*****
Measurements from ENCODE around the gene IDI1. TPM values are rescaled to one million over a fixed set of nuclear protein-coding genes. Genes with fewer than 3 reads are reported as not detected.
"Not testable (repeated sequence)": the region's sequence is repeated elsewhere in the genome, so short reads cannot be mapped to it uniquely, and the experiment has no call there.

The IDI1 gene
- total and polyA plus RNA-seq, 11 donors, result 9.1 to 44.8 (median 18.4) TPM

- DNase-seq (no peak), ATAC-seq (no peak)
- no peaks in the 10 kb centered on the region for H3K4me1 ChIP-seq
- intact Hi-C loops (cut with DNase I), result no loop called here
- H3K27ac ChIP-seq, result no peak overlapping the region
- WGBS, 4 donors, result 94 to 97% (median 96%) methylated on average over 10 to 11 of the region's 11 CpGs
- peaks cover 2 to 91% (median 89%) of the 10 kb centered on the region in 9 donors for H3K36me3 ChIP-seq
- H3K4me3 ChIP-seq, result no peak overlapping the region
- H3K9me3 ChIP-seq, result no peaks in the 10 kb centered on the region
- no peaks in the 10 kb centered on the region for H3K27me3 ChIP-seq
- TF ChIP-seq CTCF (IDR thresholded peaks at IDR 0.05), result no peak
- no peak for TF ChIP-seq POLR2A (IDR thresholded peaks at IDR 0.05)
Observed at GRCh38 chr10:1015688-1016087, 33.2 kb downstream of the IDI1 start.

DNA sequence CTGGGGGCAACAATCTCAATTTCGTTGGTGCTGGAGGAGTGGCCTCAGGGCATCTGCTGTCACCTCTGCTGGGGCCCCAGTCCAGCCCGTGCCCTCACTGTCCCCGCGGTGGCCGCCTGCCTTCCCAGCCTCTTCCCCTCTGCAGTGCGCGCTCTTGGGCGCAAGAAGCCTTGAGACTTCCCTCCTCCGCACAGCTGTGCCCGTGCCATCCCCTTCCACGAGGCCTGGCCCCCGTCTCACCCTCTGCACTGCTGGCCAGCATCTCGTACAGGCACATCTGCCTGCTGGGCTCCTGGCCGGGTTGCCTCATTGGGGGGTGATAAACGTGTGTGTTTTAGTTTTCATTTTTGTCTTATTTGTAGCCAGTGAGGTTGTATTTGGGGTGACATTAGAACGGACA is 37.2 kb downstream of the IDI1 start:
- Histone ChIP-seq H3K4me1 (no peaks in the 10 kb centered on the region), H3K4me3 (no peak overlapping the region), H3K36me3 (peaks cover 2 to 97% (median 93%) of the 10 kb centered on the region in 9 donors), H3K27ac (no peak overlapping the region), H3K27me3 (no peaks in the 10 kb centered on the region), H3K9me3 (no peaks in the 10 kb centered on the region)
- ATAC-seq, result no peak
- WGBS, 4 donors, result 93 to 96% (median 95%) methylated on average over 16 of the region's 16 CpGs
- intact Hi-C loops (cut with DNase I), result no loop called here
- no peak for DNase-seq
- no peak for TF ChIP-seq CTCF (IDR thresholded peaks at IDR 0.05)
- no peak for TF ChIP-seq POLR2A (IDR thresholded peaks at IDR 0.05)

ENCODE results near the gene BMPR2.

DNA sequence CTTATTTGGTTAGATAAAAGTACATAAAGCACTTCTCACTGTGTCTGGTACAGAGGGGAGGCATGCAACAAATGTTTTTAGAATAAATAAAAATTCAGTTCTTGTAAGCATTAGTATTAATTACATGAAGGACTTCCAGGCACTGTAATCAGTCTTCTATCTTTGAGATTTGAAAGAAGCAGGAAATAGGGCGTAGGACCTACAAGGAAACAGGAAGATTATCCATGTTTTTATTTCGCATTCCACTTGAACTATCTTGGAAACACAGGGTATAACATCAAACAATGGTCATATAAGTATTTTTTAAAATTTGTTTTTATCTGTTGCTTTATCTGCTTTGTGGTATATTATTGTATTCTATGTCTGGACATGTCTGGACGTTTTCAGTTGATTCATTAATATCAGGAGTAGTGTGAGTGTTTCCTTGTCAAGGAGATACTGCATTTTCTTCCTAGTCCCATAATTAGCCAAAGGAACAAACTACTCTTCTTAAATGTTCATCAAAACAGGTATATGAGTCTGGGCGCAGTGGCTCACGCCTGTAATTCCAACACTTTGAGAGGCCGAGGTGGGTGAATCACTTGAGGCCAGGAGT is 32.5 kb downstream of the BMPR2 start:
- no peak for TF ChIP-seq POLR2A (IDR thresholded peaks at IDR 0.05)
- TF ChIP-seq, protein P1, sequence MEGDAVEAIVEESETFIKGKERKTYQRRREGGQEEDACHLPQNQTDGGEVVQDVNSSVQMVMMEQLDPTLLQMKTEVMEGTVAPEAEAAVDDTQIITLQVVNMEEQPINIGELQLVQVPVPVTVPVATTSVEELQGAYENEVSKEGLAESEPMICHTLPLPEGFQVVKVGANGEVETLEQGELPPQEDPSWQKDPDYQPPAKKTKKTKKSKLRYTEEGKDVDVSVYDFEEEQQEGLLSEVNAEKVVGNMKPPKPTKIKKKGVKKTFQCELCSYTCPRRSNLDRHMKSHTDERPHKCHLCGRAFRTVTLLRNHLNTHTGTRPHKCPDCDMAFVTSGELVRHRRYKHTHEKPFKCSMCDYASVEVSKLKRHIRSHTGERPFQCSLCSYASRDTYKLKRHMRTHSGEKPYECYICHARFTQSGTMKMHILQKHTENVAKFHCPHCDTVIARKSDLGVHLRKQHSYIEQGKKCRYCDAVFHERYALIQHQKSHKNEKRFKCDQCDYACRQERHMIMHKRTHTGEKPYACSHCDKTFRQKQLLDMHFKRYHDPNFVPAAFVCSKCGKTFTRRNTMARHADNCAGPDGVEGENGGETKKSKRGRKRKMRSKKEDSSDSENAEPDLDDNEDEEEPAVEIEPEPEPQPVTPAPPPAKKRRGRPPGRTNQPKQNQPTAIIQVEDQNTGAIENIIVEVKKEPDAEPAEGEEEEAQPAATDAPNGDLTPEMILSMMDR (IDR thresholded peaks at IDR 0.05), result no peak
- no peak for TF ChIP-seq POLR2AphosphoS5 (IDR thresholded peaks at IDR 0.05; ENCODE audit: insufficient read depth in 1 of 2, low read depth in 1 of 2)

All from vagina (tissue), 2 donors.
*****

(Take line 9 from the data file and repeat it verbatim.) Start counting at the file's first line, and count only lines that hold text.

- WGBS, 4 donors, result 94 to 97% (median 96%) methylated on average over 10 to 11 of the region's 11 CpGs